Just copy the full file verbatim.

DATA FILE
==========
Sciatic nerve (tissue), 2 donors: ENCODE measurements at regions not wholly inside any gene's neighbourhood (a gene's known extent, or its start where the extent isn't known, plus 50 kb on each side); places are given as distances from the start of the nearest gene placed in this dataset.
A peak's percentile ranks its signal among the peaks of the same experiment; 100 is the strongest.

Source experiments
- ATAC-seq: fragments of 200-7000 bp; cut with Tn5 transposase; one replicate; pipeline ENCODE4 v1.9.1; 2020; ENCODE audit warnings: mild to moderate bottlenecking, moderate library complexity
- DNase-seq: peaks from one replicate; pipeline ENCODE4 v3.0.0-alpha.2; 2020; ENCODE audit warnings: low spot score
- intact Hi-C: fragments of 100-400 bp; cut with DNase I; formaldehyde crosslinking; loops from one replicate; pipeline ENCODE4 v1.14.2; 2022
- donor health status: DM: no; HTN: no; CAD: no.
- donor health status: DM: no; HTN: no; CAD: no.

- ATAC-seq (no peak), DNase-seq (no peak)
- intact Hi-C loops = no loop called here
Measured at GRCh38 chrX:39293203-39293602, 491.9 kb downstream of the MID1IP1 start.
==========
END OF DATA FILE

Sciatic nerve (tissue), 2 donors: ENCODE measurements at regions not wholly inside any gene's neighbourhood (a gene's known extent, or its start where the extent isn't known, plus 50 kb on each side); places are given as distances from the start of the nearest gene placed in this dataset.
A peak's percentile ranks its signal among the peaks of the same experiment; 100 is the strongest.

Source experiments
- ATAC-seq: fragments of 200-7000 bp; cut with Tn5 transposase; one replicate; pipeline ENCODE4 v1.9.1; 2020; ENCODE audit warnings: mild to moderate bottlenecking, moderate library complexity
- DNase-seq: peaks from one replicate; pipeline ENCODE4 v3.0.0-alpha.2; 2020; ENCODE audit warnings: low spot score
- intact Hi-C: fragments of 100-400 bp; cut with DNase I; formaldehyde crosslinking; loops from one replicate; pipeline ENCODE4 v1.14.2; 2022
- donor health status: DM: no; HTN: no; CAD: no.
- donor health status: DM: no; HTN: no; CAD: no.

- ATAC-seq (no peak), DNase-seq (no peak)
- intact Hi-C loops = no loop called here
Measured at GRCh38 chrX:39293203-39293602, 491.9 kb downstream of the MID1IP1 start.